Some lawmakers say their deference to Pelosi is out of respect for the speaker’s political expertise, and agree that impeachment would do more harm than good.

NANCY PELOSI TOLD DEMS SHE WANTS TO SEE TRUMP ‘IN PRISON’: REPORT

“She is the single smartest strategist that we’ve ever had…People are not wanting to second guess her because she’s been right on so many fronts,” Rep. Jan Schakowsky, D-Ill., told the Washington Post.

But other Democratic lawmakers, like Rep. Kurt Schrader, D-Ore., admit they toe the party line out of fear.

“One, you want to be a team player and support the leader’s position, but secondly you’re worried about your own self and…what can happen if you don’t follow along,” Schrader told the paper.

Some argue that President Trump’s defiance of congressional investigators will eventually break the divide between moderate Democrats and its liberal wing.

TRUMP APPEARS TO HAVE INADVERTENTLY INFUSED DEMOCRATIC INVESTIGATIONS AFTER ABC INTERVIEW

Rep. Gerald E. Connolly, D-Va., described Pelosi’s hold over Democrats as “fragile” because “we’re kind of one event, one piece of explosive testimony, one action by Trump away from that dam collapsing.”

GET THE FOX NEWS APP

The Democrats’ pro-impeachment camp howled this week after Trump said in an interview with ABC that he’d be willing to listen if a foreign government had dirt on an opponent. Yet despite the familiar refrain of impeachment, Pelosi didn’t budge an inch on impeachment after Trump’s comments.

Fox News’ Chad Pergram contributed to this report.

Continue Reading

Politics

Trump asks Mulvaney to leave Oval Office for coughing during ABC interview

Published

on

By

Trump asks Mulvaney to leave Oval Office for coughing during ABC interview

President Trump was apparently so perturbed by his chief of staff coughing during an interview with ABC’s George Stephanopoulos in the Oval Office last week, that he asked his staffer to leave the room, according to a transcript from the station.

Trump had been asked a question about his tax returns when someone off camera – identified as Mulvaney – reportedly begins coughing.

“I hope they get it, because it’s a fantastic financial statement,” Trump said Stephanopoulos amid apparent coughing before saying: “And let’s do that over, he’s coughing in the middle of my answer.”

TRUMP SAYS HE WOULD ‘WANT TO HEAR’ DIRT ON 2020 RIVALS FROM FOREIGN GOVERNMENTS, SUGGESTS HE WOULDN’T CONTACT FBI

“I don’t like that, you know, I don’t like that,” Trump reportedly said of Mulvaney’s coughing. “If you’re going to couch, please leave the room. You just can’t, you just can’t cough. Boy oh boy.”

“Your chief of staff,” Stephanopoulos reportedly clarified.

GET THE FOX NEWS APP

The interview, which was broadcast Sunday, proceeded with Trump saying although he wanted people to see his “phenomenal” financial statement, it’s “not up to me, it’s up to my lawyers.”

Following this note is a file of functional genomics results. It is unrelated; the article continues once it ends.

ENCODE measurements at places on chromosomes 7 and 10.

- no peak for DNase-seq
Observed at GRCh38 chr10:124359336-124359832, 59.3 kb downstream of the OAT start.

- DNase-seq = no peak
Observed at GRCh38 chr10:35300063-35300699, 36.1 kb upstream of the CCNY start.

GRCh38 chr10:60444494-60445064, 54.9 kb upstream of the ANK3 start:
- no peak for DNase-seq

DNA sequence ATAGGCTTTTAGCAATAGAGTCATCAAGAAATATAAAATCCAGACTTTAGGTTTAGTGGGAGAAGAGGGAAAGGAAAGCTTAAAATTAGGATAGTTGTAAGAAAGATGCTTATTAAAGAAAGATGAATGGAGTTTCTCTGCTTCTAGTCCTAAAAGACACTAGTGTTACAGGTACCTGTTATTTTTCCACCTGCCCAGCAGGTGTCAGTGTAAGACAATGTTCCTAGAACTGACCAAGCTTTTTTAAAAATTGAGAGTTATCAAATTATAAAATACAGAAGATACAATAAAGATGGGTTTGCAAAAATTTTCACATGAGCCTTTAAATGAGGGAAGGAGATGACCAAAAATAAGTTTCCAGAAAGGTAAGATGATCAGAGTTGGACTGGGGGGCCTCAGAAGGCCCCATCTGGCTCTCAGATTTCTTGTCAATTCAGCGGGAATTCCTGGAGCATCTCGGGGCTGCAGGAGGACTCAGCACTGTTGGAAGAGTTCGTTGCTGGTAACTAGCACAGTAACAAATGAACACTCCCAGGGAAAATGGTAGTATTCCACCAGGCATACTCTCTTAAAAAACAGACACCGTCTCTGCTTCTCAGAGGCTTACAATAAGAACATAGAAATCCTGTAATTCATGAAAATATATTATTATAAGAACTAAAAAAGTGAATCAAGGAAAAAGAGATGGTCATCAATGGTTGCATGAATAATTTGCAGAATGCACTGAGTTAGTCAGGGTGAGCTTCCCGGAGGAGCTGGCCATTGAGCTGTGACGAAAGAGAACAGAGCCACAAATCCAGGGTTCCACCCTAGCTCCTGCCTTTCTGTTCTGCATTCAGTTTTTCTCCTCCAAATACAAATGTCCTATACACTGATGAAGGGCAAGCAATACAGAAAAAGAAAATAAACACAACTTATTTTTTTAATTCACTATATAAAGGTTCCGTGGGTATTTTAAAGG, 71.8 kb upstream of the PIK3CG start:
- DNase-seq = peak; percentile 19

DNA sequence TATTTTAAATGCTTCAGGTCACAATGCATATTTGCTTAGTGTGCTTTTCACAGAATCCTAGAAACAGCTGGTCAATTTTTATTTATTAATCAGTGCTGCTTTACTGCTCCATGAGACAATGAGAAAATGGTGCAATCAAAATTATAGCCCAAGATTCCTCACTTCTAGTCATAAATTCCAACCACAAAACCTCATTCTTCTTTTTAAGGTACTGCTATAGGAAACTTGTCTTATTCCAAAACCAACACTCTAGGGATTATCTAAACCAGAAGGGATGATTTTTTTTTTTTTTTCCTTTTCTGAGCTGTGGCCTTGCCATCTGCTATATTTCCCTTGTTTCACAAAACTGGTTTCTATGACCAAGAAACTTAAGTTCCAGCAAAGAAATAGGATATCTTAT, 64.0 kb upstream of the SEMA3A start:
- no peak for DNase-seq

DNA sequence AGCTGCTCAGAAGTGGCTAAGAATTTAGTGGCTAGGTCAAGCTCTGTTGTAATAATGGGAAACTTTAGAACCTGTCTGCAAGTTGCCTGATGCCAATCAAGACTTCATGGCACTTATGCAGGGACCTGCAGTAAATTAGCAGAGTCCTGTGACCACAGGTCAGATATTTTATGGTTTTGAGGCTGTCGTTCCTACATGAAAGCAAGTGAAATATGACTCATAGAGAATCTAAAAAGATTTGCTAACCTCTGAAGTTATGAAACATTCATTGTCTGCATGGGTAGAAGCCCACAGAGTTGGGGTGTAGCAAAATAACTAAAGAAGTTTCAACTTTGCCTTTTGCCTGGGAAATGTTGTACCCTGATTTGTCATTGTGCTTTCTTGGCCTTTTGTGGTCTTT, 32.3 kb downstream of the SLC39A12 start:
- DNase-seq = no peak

Continue Reading

Politics

Buttigieg says he won’t be first gay president, ‘almost certain’ we’ve had others

Published

on

By

Buttigieg says he won't be first gay president, 'almost certain' we've had others

Mayor Pete Buttigieg doesn’t believe he’ll be the first gay president if elected in 2020.

“I would imagine we’ve probably had excellent presidents who were gay — we just didn’t know which ones,” he told “Axios on HBO.”

“I mean, statistically, it’s almost certain.”

FILE: Democratic presidential candidate Mayor Pete Buttigieg speaks at a grassroots event on Friday, June 14, 2019, in Alexandria, Va.

FILE: Democratic presidential candidate Mayor Pete Buttigieg speaks at a grassroots event on Friday, June 14, 2019, in Alexandria, Va.
(AP)

Asked if he possibly knew which commander-in-chief was playing for the other team, the Democratic hopeful said: “My gaydar even doesn’t work that well in the present, let alone retroactively. But one can only assume that’s the case.”

BUTTIGIEG SAYS TRUMP USING JUSTICE DEPARTMENT AS ‘HIS OWN PERSONAL LAW FIRM’

Buttigieg — who is mayor of South Bend, Ind. — has been rising in the polls as of late. He would be the first openly gay presidential candidate, if nominated next next year.

The 37-year-old has been asked in the past about the possibility of there ever being a gay president, with BuzzFeed posing the question back in March.

GET THE FOX NEWS APP

“My gaydar is not great to begin with and definitely doesn’t work over long stretches of time,” he repeated. “I think we’ll just have to let the historians figure that out.”

To read more from The New York Post, click here

Continue Reading

Categories

Recent Posts

Like Us On Facebook

Trending